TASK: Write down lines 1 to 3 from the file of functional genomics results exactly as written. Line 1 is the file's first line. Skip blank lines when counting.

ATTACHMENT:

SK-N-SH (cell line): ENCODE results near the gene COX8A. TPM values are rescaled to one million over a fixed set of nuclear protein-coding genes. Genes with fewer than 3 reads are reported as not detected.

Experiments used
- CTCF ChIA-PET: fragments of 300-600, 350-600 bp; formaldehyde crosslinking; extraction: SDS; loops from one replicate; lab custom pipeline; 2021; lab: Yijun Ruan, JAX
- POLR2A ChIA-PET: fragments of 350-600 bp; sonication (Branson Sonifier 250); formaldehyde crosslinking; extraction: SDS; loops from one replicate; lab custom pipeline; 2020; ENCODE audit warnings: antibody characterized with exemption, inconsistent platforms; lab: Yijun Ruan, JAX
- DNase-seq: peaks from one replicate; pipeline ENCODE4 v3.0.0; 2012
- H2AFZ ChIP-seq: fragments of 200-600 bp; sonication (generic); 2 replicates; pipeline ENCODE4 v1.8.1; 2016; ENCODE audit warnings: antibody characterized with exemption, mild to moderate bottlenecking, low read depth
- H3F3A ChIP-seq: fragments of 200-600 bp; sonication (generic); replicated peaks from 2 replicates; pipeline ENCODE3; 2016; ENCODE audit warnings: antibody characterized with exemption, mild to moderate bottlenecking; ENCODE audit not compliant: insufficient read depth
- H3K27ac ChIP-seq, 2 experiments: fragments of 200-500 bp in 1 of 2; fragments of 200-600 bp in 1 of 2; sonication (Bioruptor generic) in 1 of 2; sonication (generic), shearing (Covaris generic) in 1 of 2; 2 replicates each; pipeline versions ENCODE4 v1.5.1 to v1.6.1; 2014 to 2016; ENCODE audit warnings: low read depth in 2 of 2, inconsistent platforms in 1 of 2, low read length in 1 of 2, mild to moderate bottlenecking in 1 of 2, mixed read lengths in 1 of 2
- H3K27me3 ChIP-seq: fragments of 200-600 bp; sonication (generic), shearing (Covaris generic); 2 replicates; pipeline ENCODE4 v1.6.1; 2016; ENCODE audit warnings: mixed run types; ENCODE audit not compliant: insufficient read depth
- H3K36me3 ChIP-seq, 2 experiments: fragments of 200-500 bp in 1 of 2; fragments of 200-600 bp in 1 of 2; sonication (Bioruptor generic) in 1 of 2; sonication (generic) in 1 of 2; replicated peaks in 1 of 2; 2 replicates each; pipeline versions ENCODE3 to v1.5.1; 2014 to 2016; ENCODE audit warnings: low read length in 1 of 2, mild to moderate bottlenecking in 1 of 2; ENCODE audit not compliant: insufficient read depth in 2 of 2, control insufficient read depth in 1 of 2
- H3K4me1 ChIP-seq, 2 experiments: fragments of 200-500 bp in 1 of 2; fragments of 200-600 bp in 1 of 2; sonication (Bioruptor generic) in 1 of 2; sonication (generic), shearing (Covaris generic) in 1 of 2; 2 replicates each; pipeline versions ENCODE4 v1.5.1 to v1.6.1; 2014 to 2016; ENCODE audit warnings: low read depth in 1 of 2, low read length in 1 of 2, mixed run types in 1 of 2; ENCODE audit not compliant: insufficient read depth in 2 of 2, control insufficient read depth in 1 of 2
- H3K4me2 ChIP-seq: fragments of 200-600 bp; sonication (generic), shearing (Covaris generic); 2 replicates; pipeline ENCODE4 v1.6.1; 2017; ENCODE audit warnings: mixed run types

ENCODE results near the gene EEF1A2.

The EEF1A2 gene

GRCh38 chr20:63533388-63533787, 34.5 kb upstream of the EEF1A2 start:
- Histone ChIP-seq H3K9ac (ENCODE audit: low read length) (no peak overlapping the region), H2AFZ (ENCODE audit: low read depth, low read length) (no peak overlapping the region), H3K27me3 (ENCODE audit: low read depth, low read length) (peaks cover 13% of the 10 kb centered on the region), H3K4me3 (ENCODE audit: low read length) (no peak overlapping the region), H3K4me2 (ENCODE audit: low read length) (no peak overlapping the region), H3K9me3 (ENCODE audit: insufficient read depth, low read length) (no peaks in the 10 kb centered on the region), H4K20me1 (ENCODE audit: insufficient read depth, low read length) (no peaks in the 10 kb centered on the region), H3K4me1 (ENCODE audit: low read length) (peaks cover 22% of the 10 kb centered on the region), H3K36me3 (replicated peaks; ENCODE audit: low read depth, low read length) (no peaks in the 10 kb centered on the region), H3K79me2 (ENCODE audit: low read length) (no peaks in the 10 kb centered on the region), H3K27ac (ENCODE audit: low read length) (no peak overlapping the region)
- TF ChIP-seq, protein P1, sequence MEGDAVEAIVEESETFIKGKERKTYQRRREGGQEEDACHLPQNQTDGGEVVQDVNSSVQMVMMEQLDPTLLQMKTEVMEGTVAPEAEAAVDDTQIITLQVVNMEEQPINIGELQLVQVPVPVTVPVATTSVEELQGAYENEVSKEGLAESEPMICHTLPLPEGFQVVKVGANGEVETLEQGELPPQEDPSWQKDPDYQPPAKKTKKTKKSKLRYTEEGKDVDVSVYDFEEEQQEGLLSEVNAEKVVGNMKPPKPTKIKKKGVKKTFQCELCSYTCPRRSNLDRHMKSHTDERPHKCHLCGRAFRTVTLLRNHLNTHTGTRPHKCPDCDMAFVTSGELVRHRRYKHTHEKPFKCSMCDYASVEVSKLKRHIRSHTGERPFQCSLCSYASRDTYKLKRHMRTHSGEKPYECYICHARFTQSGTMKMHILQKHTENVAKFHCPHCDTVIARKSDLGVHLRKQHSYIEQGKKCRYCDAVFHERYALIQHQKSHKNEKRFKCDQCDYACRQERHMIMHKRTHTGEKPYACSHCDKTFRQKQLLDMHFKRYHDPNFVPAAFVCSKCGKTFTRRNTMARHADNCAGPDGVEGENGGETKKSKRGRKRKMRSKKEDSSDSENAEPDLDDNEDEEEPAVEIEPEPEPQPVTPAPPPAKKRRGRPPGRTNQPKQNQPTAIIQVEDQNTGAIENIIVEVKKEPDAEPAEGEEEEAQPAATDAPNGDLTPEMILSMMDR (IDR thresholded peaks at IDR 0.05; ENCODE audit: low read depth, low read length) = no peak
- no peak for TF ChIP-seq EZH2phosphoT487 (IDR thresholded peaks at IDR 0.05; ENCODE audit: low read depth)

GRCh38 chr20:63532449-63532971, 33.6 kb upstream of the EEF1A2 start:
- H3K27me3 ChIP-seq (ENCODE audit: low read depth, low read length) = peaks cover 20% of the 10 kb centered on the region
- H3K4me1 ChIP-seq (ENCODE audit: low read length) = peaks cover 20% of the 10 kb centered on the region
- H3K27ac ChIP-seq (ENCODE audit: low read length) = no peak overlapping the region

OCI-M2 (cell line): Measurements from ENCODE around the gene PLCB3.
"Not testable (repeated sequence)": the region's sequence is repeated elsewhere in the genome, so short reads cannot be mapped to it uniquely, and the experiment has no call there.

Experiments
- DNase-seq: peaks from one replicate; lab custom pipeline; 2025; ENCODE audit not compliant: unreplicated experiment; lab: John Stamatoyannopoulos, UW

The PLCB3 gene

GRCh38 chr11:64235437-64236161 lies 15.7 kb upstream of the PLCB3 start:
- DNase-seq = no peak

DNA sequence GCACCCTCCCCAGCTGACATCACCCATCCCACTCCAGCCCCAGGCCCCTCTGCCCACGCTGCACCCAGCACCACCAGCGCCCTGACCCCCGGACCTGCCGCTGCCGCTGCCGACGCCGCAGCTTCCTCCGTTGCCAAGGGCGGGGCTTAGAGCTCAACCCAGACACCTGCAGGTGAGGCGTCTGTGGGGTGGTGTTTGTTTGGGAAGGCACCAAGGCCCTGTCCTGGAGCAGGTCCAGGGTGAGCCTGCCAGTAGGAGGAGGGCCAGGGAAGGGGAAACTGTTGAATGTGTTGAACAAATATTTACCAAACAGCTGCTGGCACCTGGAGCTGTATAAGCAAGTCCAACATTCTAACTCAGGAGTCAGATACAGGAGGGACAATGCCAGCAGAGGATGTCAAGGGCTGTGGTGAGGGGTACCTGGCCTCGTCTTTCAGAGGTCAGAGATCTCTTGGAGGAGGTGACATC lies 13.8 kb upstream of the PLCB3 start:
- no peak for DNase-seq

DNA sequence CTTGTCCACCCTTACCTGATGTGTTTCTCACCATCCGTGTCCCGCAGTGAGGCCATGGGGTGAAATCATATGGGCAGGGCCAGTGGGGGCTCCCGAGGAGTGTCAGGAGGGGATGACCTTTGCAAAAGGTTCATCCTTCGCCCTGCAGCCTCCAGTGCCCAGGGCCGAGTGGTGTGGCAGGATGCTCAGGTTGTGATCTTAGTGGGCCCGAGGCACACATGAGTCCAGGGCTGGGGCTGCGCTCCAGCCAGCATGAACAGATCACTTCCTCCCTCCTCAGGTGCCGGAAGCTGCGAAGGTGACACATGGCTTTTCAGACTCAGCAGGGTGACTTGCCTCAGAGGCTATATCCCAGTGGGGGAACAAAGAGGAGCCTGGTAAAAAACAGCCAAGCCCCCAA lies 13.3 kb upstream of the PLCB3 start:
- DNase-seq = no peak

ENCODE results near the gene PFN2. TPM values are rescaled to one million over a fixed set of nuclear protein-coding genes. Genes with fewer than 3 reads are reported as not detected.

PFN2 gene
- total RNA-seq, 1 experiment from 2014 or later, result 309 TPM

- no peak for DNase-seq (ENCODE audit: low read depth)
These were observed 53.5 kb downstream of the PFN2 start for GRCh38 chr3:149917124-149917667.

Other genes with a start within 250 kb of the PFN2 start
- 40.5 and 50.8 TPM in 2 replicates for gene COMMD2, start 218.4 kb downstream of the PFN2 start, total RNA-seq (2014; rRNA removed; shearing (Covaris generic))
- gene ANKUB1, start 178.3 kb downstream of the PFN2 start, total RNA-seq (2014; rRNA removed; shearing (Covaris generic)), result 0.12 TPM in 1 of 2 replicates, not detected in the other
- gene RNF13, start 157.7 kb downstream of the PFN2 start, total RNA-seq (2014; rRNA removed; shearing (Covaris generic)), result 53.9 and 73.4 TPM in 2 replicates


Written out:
SK-N-SH (cell line): ENCODE results near the gene COX8A. TPM values are rescaled to one million over a fixed set of nuclear protein-coding genes. Genes with fewer than 3 reads are reported as not detected.

Experiments used
- CTCF ChIA-PET: fragments of 300-600, 350-600 bp; formaldehyde crosslinking; extraction: SDS; loops from one replicate; lab custom pipeline; 2021; lab: Yijun Ruan, JAX